On the other hand, Sochi isn’t just any place. Over the past year, the fighters in the North Caucasus have consciously adopted the cause of the Circassians, a people who used to live in that area but were mostly forced out by the Russians in the 19th century. Their websites make many references to the Circassian “genocide” and their current plight. Sochi, after all, is part of Doku Umarov’s virtual emirate, and when fighters talk about getting rid of secular, tyrannical rule, that includes all the places where the Olympics are going to be held.
If there is a terrorist attack during the Games, what will be the Russian response?
One would expect an increase in Russian counter-terrorist and counter-insurgent operations in the North Caucasus. But this is nothing new. They’ve been trying to eliminate all these various groups for 15 years. Whether it is going to succeed I am not sure: there’s plenty of sympathy among young people in the region for a separation from Russia, and the economic, social and political situation in all of these Republics is very difficult. During the 2000s, anyone in the North Caucasus associated with expressing Islamic ideas that weren’t officially sanctioned by the local authorities was sent to prison and mistreated, and when they came out they started joining these groups.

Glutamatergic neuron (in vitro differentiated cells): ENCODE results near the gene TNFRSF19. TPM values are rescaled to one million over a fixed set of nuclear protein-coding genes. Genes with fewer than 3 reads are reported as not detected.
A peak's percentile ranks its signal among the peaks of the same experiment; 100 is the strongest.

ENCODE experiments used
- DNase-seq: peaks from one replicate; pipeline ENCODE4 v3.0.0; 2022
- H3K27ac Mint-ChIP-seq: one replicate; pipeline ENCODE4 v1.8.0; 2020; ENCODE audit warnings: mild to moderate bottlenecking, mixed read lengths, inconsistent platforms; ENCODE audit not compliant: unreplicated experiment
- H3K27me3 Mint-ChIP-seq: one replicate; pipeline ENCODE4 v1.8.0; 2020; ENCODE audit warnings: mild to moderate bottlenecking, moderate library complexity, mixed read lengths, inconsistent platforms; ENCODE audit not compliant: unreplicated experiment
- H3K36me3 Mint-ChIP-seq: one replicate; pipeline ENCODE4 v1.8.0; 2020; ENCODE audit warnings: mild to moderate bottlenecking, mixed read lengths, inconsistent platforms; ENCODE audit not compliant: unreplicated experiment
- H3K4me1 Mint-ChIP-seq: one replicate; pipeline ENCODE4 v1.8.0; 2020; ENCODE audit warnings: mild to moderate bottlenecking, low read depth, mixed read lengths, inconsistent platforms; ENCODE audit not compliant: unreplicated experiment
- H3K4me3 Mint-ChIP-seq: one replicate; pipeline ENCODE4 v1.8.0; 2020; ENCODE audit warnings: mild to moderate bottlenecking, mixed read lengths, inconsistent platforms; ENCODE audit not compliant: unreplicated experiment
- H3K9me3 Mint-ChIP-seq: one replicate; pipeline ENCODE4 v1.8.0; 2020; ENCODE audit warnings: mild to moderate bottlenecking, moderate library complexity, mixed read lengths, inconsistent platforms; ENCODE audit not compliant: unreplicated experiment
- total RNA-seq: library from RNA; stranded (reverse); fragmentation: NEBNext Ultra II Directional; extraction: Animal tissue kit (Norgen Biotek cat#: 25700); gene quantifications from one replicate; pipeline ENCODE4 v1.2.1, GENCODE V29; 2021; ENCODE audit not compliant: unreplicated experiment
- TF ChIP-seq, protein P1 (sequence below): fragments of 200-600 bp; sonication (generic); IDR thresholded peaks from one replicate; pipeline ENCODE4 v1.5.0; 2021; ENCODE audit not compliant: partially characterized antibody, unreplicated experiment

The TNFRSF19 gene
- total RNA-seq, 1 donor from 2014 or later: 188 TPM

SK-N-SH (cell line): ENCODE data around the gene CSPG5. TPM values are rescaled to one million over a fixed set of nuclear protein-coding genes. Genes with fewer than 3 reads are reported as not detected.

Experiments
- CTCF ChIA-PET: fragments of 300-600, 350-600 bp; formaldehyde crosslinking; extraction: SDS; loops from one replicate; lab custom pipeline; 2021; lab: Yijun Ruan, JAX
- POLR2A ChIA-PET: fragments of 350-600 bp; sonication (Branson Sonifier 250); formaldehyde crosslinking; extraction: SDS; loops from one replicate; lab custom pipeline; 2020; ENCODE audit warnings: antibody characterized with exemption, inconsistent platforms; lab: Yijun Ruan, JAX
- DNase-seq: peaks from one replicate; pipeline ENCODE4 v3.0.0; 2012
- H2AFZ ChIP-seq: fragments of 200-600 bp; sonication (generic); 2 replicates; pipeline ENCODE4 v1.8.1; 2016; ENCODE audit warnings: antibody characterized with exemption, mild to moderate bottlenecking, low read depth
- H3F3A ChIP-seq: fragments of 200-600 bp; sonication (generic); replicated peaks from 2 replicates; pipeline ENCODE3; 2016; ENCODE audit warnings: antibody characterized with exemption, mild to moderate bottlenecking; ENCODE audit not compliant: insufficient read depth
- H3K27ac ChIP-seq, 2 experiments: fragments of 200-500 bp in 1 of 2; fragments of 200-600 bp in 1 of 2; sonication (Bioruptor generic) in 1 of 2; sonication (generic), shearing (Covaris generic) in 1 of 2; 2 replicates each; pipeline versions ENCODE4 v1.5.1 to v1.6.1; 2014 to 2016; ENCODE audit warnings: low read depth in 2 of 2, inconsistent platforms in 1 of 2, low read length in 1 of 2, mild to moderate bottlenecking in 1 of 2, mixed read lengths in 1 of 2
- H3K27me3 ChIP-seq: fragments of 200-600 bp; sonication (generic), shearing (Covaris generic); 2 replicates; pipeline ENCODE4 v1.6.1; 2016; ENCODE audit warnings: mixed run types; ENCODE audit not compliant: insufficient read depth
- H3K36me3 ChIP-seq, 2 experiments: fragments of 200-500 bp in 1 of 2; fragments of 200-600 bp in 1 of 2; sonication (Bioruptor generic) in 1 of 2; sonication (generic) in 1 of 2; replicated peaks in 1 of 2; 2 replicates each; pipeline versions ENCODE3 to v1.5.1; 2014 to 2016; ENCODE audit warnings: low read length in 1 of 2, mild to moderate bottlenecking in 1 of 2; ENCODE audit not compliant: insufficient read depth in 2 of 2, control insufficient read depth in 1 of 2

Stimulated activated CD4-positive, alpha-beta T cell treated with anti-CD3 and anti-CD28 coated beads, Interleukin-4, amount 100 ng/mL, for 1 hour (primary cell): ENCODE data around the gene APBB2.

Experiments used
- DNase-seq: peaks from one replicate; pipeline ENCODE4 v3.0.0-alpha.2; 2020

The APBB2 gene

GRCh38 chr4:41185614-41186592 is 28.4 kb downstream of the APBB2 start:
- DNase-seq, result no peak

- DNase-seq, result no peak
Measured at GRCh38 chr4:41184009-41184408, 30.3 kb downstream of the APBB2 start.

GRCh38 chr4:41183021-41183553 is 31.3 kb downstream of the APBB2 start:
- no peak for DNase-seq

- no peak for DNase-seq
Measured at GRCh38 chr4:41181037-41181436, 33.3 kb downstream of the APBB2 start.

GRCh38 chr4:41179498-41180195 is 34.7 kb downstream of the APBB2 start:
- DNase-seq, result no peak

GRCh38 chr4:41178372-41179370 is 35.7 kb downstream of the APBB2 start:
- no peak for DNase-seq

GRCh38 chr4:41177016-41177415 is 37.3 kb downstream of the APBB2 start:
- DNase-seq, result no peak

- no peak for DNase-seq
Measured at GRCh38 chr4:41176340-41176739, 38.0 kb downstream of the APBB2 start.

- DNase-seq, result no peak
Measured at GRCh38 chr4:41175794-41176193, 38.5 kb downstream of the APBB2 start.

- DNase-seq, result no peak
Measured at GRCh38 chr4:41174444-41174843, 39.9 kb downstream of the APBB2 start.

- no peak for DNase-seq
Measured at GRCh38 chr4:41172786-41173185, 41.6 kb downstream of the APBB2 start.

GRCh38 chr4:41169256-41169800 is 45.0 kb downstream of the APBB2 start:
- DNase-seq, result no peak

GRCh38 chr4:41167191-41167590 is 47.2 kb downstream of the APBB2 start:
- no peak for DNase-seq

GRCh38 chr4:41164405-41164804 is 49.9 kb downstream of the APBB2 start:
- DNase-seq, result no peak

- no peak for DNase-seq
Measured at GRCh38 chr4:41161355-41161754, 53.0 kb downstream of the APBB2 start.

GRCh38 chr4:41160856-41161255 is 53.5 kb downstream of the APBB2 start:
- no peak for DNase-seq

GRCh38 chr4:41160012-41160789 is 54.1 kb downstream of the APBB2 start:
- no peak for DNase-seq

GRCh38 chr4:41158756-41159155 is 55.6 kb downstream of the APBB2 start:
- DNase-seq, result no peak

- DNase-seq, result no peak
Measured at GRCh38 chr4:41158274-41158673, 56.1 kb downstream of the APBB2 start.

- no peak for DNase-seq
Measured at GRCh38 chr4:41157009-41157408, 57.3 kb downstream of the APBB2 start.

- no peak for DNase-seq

Putin has pushed for a form of dialogue between “traditional” Islamic figures and more quietist Salafist groups in Dagestan, and though both groups have managed to reach a common understanding on respect and principles, there are still enough hardened fighters out there who will carry on regardless.
In fact, relations between ethnic Russians and people from the Caucasus who have migrated to the big Russian cities are very tense, and there have been many attacks against them. People in Russia — especially in the cities — are increasingly supporting the idea of complete disengagement from the North Caucasus and an end to economic subsidies for the region. Their slogan is: “Stop Feeding the Caucasus”. Putin, of course, won’t allow that to happen, but it’s clear that there isn’t any easy quick or easy solution.
The questions were asked by ICSR Director Professor Peter Neumann.